The FTC v Microsoft federal case gives more insight into how Microsoft eventually got NVIDIA to get on board with the $68.7 billion Activision merger proposal.
When Microsoft announced it was planning to buy Activision for nearly $70 billion, NVIDIA had originally opposed the deal. In today's evidentiary hearing of the FTC v Microsoft case, NVIDIA's SVP of gaming Jeff Fisher gave insight on how Microsoft allayed NVIDIA's concerns about the merger affecting cloud gaming.
In his testimony, Fisher said that a secondary attachment to the main Microsoft-NVIDIA agreement had solved NVIDIA's worries on the merger. The add-on is called the Windows Addendum, and it seems to have significantly lowered the licensing fees that NVIDIA has to pay Microsoft to secure Windows OS licenses (possibly among other things).
Below we have a transcription of Fisher's testimony:
Q Prior to executing the agreement, nvidia had expressed concerns with microsoft's acquisition of Activision correct?
As it relates to cloud gaming, yes.
Q As part of resolving these concerns, NVIDIA also entered into a Windows Addendum with Microsoft?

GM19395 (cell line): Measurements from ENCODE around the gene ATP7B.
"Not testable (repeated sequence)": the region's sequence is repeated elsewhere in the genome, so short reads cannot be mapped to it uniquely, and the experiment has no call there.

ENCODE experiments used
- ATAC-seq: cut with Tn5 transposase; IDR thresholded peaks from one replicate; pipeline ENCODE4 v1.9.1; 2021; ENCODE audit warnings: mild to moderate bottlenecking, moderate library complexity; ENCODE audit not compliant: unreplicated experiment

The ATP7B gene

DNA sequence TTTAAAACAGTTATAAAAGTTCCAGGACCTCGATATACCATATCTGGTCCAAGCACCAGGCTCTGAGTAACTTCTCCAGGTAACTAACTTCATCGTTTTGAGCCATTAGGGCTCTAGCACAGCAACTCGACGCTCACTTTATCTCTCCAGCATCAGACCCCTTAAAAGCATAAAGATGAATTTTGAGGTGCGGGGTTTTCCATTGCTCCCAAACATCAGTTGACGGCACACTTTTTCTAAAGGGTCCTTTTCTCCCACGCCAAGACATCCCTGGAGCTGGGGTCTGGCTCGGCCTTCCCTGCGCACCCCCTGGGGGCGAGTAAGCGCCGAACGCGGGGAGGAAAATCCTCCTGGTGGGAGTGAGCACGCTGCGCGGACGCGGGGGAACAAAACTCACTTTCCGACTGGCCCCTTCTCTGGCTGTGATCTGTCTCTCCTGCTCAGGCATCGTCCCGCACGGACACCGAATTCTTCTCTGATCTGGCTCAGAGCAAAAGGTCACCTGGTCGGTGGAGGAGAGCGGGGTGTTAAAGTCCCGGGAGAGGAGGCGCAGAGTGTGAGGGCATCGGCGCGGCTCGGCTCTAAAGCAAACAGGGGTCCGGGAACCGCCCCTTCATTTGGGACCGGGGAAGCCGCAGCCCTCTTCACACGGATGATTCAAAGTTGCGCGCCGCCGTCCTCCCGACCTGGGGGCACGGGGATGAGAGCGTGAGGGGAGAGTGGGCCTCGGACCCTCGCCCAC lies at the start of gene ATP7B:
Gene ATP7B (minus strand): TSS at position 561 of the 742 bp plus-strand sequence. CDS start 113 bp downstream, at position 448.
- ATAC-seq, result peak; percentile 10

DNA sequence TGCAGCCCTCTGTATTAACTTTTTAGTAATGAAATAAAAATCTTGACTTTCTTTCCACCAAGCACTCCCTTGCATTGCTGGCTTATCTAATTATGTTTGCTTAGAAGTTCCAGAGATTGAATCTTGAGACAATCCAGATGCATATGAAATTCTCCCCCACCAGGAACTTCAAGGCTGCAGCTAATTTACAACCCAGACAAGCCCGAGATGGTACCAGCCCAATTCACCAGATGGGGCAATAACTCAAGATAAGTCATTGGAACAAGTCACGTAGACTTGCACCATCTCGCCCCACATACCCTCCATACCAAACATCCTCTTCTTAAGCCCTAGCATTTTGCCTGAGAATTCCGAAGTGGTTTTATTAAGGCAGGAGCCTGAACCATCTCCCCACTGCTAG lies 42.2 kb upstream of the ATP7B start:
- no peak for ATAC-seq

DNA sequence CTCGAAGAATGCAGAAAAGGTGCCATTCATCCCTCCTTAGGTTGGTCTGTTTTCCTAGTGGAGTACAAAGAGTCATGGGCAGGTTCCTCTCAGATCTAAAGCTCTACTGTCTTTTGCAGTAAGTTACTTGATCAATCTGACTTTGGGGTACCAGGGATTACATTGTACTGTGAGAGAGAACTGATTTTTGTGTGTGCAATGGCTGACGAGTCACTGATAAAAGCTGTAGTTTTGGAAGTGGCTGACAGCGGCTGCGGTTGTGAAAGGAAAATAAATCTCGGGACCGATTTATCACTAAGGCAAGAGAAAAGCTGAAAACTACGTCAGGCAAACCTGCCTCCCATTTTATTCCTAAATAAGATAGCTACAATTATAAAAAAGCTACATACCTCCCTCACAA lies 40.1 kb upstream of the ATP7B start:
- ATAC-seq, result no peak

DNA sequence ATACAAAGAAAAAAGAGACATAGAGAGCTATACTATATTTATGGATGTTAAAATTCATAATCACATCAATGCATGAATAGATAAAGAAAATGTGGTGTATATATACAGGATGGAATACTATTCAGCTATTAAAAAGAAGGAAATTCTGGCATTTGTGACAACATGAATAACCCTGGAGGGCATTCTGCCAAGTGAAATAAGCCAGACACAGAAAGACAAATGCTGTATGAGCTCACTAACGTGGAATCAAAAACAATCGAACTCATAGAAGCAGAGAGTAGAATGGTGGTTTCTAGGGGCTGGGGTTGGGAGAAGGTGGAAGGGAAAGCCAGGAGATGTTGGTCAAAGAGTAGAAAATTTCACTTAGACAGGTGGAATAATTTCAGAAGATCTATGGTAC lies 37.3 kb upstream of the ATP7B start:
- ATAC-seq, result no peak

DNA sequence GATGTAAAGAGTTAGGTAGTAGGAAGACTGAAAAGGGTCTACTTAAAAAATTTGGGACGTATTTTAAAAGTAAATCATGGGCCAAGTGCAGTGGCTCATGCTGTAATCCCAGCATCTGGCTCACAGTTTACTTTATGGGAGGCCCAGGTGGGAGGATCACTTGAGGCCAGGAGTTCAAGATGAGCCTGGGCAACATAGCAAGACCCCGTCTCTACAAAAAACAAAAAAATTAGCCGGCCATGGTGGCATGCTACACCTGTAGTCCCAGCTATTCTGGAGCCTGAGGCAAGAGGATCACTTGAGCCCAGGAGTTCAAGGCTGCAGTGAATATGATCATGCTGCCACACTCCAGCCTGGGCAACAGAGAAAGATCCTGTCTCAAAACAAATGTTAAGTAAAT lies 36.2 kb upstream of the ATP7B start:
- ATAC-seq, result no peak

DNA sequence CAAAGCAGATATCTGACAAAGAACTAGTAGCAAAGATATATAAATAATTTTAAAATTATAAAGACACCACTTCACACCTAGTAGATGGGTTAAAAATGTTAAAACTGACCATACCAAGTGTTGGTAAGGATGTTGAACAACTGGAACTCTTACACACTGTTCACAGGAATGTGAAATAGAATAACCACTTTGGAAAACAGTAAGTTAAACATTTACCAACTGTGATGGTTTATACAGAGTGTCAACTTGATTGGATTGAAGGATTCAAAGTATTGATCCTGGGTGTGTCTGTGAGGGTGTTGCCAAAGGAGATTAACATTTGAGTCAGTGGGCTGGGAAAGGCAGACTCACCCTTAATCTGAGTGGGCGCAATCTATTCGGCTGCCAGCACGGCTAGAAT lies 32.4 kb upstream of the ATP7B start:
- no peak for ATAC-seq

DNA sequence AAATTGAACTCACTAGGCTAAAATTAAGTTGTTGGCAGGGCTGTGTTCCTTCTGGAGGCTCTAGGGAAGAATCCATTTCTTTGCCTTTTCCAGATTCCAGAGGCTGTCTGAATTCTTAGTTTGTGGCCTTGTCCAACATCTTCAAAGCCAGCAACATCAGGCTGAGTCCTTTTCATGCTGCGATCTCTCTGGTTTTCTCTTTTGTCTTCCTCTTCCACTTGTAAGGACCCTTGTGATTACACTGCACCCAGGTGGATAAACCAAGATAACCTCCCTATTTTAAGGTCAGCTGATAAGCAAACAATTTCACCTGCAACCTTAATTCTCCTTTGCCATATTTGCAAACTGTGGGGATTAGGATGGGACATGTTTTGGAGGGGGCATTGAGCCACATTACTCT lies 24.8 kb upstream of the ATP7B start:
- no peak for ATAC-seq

Q Do you understand the value of the Windows Addendum to NVIDIA?
Generally yes, I don't have a specific dollar amount. Generally it's to significantly reduce our cost of operating a cloud gaming service.
A Windows OS is required to running a cloud business. The terms of operating on that were at risk and this agreement significantly reduces the costs, and reduces the burden of operating a cloud gaming service.
Q The windows addendum and the microsoft agreement were signed on the same day?
Further in his testimony, Fisher said that the Windows Addendum helped NVIDIA maintain GeForce Now as a stable business. He also indicated that the addendum was centered around licensing costs:
"I mentioned earlier that operating a PC cloud gaming service requires Windows. And Microsoft has...that is a different group within Microsoft, but it's related to cloud gaming. So in order for us, in addition to content, we need to have an economic model that is sustainable. The licensing fees of operating a cloud gaming service was part of the position."
Microsoft has already starting executing on its 10-year deal by bringing Xbox games to GeForce Now, and the agreement seems very low-risk for the Xbox company.
I've gone so far as to say that xCloud may never get its own separate subscription service because Microsoft can have competitors like NVIDIA do the heavy lifting and distribute its games through NVIDIA's powerful servers rather than relying on server banks of already-obsolete Xbox Series X consoles.